There are many, thoughts about arm being the future of computers, but there are both pros and cons, which we’ll get into in a moment. The first obvious one is the cde compatibility, programs are not compatible with the arm architecture yet, at least for the computers, because we’re using arm processors already for the mobile phones and smartphones.
For many years, the thing is with most of the desktop apps, they use x86 architecture, which is used by Intel and AMD. The arm architecture isn’t similar to that. So every app developer has to adapt their app to the arm architecture. Well, it’s sounds easy, but it’s actually not, Apple has released their chip, two or three days ago in their event and not two or three, actually. It’s been a week.
Adobe has just announced they’re delivering the beta just for Photoshop and not the other apps. And by estimating the time passed since the announcement and getting to just the beta, not the full final version, you can calculate, it will take roughly a year and maybe two to really get the Adobe apps.
So it seems like it is ok to switch to Apple Silicon except for the creator environment, because they will need the apps right now. Like, yeah, they are powerful and like you would want to use it but there aren’t enough apps . If you’re a professional and it’s very critical for you to have these apps already available for you.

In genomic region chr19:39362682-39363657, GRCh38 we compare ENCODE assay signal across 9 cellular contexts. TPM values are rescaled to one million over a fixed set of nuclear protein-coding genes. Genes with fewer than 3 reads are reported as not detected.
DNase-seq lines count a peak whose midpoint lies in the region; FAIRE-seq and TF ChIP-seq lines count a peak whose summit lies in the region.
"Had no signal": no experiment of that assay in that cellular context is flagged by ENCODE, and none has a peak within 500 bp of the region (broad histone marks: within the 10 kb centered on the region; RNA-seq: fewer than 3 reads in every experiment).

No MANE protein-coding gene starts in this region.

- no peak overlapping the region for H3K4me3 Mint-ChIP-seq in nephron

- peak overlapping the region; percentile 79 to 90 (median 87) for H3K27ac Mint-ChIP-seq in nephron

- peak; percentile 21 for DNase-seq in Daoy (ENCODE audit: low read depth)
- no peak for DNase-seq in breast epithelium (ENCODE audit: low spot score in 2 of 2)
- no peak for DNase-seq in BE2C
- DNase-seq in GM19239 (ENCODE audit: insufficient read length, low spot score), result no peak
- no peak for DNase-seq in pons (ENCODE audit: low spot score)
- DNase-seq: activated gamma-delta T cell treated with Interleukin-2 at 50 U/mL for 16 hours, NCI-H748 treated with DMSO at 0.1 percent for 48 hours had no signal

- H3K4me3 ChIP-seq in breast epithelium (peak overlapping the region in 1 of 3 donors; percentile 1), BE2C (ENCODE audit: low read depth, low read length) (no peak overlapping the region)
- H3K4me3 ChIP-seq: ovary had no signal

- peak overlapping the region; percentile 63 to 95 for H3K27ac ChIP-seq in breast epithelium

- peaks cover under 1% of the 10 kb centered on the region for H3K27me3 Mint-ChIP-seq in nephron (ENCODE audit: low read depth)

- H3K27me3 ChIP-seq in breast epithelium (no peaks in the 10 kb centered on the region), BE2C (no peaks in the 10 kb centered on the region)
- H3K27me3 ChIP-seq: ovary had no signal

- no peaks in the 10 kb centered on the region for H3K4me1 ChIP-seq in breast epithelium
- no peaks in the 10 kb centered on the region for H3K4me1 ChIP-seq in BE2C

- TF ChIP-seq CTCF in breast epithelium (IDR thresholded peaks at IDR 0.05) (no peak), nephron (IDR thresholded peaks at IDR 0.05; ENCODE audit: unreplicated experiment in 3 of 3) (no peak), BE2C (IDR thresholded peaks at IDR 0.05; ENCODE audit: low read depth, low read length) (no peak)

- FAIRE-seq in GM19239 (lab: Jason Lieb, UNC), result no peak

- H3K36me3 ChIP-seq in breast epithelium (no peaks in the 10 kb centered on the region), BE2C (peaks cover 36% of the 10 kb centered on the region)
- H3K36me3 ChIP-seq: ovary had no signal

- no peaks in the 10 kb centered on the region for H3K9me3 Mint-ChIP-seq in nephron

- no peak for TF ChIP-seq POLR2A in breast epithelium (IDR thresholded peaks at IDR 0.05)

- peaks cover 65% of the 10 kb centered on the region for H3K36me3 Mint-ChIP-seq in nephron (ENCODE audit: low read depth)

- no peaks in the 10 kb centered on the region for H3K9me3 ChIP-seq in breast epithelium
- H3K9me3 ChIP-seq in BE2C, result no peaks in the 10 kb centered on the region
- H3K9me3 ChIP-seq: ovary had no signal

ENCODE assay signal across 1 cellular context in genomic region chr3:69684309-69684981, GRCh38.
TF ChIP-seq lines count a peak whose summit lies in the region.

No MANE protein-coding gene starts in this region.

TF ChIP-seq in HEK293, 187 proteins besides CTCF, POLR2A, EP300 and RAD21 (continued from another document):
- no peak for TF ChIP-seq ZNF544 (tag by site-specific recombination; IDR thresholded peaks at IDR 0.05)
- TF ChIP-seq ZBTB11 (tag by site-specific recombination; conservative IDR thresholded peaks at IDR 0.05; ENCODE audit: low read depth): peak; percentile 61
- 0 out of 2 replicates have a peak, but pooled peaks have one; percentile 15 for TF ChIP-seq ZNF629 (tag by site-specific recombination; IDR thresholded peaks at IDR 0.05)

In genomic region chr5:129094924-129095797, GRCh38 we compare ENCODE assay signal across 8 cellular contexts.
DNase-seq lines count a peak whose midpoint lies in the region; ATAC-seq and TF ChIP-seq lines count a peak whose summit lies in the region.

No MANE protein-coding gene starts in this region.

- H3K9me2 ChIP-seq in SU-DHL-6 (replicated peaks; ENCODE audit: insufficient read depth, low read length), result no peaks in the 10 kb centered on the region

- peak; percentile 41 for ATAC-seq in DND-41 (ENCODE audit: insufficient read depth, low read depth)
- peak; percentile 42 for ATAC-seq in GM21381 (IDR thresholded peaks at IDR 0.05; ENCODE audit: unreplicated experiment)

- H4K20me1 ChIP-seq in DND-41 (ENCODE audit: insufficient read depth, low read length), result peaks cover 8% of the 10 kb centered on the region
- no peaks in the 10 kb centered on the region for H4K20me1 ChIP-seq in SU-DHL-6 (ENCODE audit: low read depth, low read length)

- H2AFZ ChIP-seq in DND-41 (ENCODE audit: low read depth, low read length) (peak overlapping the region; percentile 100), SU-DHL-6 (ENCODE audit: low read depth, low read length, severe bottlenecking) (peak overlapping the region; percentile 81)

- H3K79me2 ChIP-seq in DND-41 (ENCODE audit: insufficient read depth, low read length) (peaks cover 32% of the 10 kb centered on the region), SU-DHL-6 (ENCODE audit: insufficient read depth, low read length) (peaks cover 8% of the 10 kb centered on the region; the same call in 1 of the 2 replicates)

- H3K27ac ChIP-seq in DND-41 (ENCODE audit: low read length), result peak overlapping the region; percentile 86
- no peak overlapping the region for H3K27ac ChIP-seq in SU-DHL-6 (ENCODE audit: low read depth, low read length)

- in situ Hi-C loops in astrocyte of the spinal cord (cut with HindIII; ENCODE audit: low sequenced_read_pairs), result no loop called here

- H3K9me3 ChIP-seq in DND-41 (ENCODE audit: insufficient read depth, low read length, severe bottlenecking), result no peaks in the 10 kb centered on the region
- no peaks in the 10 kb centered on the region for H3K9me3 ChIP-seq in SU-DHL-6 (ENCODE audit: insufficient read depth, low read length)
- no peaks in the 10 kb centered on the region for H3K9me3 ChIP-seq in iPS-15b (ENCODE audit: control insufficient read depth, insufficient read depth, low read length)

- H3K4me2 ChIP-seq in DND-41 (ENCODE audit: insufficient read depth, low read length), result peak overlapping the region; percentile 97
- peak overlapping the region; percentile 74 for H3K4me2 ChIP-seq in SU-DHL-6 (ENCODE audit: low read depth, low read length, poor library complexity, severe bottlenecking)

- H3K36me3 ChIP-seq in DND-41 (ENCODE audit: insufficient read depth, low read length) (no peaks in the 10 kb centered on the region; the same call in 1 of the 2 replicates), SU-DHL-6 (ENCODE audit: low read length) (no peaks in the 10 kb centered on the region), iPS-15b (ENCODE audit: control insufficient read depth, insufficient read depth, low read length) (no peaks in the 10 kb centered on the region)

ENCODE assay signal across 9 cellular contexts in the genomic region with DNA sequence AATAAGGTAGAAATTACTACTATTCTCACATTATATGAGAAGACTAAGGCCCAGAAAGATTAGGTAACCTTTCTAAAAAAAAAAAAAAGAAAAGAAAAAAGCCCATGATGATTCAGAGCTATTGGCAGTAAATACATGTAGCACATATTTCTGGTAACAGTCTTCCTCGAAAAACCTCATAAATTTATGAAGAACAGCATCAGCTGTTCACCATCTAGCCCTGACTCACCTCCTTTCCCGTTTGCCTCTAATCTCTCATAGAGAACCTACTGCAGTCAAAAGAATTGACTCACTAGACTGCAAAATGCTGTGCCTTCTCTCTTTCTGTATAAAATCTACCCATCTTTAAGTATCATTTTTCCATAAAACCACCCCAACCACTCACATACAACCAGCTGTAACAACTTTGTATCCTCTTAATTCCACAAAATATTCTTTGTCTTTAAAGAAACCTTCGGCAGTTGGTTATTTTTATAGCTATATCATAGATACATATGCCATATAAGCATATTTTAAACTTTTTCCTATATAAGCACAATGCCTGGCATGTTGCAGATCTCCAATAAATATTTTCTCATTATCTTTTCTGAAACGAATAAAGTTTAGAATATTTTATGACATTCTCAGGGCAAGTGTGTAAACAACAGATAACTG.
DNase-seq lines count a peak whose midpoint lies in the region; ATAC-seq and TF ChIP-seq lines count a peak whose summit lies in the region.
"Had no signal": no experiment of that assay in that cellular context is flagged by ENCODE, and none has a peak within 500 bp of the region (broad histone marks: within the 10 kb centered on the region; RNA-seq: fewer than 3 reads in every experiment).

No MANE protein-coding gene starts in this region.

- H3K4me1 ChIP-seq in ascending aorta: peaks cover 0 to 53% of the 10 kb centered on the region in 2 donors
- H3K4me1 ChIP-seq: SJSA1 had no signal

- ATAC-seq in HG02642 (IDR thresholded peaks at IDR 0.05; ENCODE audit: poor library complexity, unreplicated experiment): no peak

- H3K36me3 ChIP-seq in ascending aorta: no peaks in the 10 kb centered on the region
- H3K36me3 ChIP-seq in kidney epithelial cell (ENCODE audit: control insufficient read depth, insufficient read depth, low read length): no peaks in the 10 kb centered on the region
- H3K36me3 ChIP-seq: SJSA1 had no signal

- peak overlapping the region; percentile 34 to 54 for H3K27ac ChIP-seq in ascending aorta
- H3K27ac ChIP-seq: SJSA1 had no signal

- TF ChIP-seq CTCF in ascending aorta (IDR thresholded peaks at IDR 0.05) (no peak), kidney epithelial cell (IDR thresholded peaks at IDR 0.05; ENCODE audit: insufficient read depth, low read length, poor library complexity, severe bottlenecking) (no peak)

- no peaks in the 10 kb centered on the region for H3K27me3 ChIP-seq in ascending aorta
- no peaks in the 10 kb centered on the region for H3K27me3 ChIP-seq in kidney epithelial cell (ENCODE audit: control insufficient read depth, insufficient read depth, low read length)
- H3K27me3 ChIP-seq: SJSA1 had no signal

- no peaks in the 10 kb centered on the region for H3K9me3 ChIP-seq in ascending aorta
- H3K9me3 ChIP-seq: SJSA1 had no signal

If you are a developer you should starting porting your apps in this case. We’ll talk about the porting stuff that Apple does for the x86 apps in a moment.
There are also a few more cons to this. The apps are, we’re still talking about the apps they are going to change, but there is another problem with the apps. They will have to be optimized as well. We were talking about running the apps. That’s different. We need to also optimize the apps.
Especially for like the big apps that use really, they, the apps that directly talk with the computer CPU and the hardware, like the, most of the games actually use the hardware directly without really talking to the operating system. Apple actually has an emulator that tries to optimize x86 apps to arm chips, but it’s not good enough for games and other power hungry apps that utilize the computer itself.